Ben Howland said it was Shabazz's last game at Pauley and Shabazz responded by scoring the last five Bruin points to seal the victory. But first on the game itself:
In a game of runs, UCLA had the game's longest, scoring 12 consecutive points in the second half to take a 52-38 lead. They were up 55-41 with 14:26 to play. The Wildcats then responded. They cut the lead to 59-54 before Muhammad stopped the bleeding for UCLA with a 3-pointer that gave the Bruins a 62-54 lead with 8:50 to play. The Wildcats did not get closer than six points until Jerrett's 3-pointer with 1:34 to go.
UCLA had several opportunities to take control of the game in the first half, but the Wildcats kept coming back. UCLA led 13-6, then Arizona tied it at 13-13. The game also was knotted at 29 and 34, but the Wildcats could never take the lead. The Bruins got a layup at the halftime buzzer from Larry Drew II to put UCLA up 40-36. . . .
Player of the game: Muhammad, playing on a sprained ankle, scored UCLA's final five points and eight of their last 15. His clutch one-handed rebound with nine seconds left was something to behold.
What it means: UCLA remains in control of its own destiny in the race for the Pac-12 regular-season title. The Bruins are tied with Oregon for first place and would claim at least a share of the title with wins at Washington State and Washington next week. Saturday's victory likely locks up an at-large berth in the NCAA tournament for the Bruins, who missed the tournament last season.
If UCLA and Oregon win the rest of their games this season they will be co-champs. However, Oregon would be the number 1 seed in the PAC 12 tournament by virtue of beating UCLA in their only match up this year. UCLA also locked up a first round bye in the PAC 12 Tournament and at least third place in the conference.
While Shabazz was player of the game, Kyle Anderson was the player of the first half where he single-handedly carried UCLA:
Next year, though, might not include Anderson. He started what could be his final home game by scoring six of UCLA's first 13 points. He closed the half by scoring nine of the Bruins' last 11 points for a 40-36 halftime lead.
"That was maybe his best half of the season," Howland said.
While the play of Jordan Adams has to be the biggest surprise of the season, Larry Drew II has to be a close second. I defy anyone to say they predicted before the season Larry would set the single season UCLA assist record which Larry is almost certain to do in the next two games. Larry Drew came within one assist of a double double and has much improved from three:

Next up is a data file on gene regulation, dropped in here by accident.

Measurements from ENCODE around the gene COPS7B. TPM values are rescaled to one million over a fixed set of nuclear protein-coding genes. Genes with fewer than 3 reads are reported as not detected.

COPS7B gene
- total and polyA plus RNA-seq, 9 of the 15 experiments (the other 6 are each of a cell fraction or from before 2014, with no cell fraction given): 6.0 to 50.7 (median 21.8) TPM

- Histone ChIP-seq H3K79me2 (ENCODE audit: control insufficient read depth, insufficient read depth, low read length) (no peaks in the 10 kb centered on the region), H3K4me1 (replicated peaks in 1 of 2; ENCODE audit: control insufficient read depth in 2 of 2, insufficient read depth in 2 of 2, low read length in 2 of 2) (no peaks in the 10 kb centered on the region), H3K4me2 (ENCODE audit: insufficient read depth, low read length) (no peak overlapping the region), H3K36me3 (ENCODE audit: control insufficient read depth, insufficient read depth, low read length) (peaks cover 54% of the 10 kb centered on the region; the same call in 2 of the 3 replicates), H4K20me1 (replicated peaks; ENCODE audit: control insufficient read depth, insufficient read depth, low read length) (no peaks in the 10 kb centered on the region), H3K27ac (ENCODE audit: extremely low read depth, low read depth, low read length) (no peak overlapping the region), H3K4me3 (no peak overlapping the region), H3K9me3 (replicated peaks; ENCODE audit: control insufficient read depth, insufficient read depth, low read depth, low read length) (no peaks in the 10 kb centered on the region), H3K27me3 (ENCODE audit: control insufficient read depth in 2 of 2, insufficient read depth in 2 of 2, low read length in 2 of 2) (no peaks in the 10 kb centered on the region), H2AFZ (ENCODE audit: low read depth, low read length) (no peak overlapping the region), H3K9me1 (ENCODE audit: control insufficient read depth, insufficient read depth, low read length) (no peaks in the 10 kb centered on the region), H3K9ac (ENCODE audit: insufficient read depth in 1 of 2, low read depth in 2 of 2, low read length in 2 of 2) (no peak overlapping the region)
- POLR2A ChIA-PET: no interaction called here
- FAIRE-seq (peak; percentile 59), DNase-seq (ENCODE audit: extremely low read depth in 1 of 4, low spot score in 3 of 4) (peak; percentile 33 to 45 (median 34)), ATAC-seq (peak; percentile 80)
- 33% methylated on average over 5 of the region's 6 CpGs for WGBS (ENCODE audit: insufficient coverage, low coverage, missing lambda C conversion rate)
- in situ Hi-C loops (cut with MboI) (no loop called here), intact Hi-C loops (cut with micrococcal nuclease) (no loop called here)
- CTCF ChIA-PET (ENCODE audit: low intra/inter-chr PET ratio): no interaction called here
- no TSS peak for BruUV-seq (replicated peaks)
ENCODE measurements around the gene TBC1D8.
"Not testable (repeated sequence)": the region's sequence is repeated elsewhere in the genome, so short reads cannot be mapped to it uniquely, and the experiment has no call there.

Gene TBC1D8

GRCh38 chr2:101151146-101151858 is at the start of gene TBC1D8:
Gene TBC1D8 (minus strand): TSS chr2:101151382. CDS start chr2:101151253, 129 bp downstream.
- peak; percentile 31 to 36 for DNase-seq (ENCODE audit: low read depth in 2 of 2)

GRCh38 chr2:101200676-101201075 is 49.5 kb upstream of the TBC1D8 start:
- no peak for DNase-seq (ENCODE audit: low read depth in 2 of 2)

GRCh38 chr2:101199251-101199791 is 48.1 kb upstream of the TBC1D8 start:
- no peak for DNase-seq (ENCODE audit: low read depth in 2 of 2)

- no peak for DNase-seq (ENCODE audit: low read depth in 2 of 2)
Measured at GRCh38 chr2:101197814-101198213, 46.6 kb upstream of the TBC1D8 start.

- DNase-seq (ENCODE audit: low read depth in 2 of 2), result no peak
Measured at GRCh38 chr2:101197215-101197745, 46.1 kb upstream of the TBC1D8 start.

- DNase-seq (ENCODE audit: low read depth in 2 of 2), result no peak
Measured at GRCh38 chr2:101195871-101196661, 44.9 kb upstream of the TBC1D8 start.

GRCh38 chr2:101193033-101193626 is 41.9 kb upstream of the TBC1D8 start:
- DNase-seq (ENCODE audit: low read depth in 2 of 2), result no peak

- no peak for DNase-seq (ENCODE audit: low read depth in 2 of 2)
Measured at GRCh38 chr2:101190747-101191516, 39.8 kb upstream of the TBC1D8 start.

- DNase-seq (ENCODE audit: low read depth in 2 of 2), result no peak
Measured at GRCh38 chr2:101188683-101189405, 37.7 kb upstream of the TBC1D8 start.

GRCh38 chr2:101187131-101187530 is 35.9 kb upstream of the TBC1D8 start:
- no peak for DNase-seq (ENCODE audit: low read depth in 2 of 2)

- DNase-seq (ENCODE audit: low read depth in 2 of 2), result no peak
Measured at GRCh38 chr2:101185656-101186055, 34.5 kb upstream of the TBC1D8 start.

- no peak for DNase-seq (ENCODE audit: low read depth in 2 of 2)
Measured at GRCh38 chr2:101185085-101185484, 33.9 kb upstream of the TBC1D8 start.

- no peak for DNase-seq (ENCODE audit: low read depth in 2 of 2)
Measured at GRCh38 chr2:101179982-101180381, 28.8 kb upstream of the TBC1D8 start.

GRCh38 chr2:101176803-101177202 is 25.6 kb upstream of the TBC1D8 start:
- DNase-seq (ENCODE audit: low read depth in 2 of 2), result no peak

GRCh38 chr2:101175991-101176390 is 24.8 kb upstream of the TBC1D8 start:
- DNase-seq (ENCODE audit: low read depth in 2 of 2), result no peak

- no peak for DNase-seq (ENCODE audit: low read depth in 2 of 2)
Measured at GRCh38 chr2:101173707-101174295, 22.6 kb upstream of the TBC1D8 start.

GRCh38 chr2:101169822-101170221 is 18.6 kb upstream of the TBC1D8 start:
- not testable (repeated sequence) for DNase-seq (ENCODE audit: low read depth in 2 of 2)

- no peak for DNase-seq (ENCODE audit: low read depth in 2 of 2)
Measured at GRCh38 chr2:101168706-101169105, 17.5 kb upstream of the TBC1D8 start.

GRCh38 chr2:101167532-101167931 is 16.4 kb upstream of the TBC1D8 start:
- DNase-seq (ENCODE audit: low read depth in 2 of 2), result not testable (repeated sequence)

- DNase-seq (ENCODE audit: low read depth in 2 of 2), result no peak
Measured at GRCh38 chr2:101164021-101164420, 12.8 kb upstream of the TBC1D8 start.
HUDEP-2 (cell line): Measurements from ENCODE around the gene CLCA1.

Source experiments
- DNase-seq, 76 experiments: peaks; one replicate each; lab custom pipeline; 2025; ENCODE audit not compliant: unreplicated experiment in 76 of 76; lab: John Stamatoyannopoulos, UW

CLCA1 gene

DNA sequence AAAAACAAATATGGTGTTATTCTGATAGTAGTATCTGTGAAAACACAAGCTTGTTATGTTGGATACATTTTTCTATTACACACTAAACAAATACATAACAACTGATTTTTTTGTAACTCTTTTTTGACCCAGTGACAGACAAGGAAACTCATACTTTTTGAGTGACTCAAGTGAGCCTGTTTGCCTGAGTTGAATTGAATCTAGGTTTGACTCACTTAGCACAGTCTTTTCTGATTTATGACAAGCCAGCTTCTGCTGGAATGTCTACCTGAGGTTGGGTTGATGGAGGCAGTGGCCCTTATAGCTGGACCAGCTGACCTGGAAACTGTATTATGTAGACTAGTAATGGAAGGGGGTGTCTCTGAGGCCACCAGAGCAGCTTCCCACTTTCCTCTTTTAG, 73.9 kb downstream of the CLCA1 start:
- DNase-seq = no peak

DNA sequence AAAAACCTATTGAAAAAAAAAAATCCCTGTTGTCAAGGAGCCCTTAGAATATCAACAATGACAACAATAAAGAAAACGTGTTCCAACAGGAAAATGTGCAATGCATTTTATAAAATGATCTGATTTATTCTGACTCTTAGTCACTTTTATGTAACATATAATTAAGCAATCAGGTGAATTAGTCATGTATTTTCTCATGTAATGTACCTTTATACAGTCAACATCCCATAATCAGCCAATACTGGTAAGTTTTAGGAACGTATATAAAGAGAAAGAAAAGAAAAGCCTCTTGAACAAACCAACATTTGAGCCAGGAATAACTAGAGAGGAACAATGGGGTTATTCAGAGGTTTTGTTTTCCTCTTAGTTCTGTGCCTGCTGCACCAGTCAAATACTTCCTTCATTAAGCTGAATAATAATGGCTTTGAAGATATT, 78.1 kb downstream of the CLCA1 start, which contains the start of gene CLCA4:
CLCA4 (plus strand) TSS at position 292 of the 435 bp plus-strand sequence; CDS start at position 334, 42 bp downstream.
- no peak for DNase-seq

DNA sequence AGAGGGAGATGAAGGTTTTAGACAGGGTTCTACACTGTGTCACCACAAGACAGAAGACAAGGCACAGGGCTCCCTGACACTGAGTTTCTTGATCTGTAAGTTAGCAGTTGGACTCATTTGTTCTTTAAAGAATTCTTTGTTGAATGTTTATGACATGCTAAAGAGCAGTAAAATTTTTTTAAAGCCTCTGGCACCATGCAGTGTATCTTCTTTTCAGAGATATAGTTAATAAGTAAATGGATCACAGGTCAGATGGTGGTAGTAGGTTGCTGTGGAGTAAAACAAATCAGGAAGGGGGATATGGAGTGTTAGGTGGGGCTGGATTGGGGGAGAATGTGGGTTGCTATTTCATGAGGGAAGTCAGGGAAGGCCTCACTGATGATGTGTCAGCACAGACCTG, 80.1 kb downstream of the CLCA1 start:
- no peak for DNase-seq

There was no getting around the fact that he will be losing Drew, a senior who left in style. He had 14 points and nine assists in his last home game. Drew sank two three-pointers during 12-0 run that gave the Bruins a 55-41 lead with 14 minutes left.
Arizona is definitely overrated but they also have a lot of talent. Poor Parker Jackson Cartwright, the high school star who committed to Arizona, must be having second thoughts. So while at Arizona you get to play with really great athletes, you do not get to play with a coach.
But this game was not about Arizona. It was about the future. A key to that future beyond this season is Kyle Anderson. Would this be Kyle's last game at Pauley?
Howland wasn't as resigned to the departure of freshman Kyle Anderson. The 6-foot-9 point forward's offense has ticked up lately, and ESPN's Chad Ford recently projected him as one of the first players outside the first round. Anderson's answer about his future was similar to Muhammad's.
"I'm not really thinking about that," he said. "I'm too caught up in the season and what we can do to get better every day. I'm not thinking about what's going on after the season."
On Shabazz, I am not sure Howland should have said what he did but I do give him credit for as he said being "a realist."
Howland broke the news in Saturday's postgame news conference.
"I'm very much a realist. I knew going into this it's a one-year deal," Howland said. "It should be. He's a lottery pick. When you have that, it's absolutely the right thing. That was his last game at Pauley Pavilion. There's no doubt about that. I know that. He knows that. We all know that."
Muhammad said he hadn't made a decision yet, and his dad, Ron Holmes, said the same thing.
. . . "With 'Bazz, I'm just keeping it real here," Howland said.
So how much longer do Larry and Shabazz get to play for UCLA? Well according to Howland it may be a while.
Muhammad shied away from the question, explaining that there's too much basketball left for him to know one way or another.
"I'm just really happy I came here," he said.
And with UCLA on the doorstep of a Pac-12 title, just two victories in Washington away from at least sharing the honor, plenty around Westwood are happy for the same reasons.
"We're peaking at the right time," Howland said.
I think there is reason to cheer and be happy about the first sweep of Arizona since 2008, when UCLA last went to the final four. But after a bit of reflection, it must be put in context of being a very good game in a roller coaster season.
For much of this season, Pauley Pavilion saw crowds waver along with its team's fortunes. It took just four games for UCLA to spoil the glow of its new, renovated arena - blemished just after Thanksgiving by an embarrassing loss to Cal Poly.
Unsteady as they looked, the Bruins still cobbled together a 10-win streak that stretched across the new year. Whatever goodwill there was dashed by three losses in four games, including an inexcusable faceplant at home to USC.
Well, the fans came this time, spurred on by a marquee matchup against Arizona and the pregame presence of ESPN College GameDay. Tickets sold out well in advance of the Saturday night tipoff, and the lower tier of the resale market scratched three digits.
The game may have been worth that price.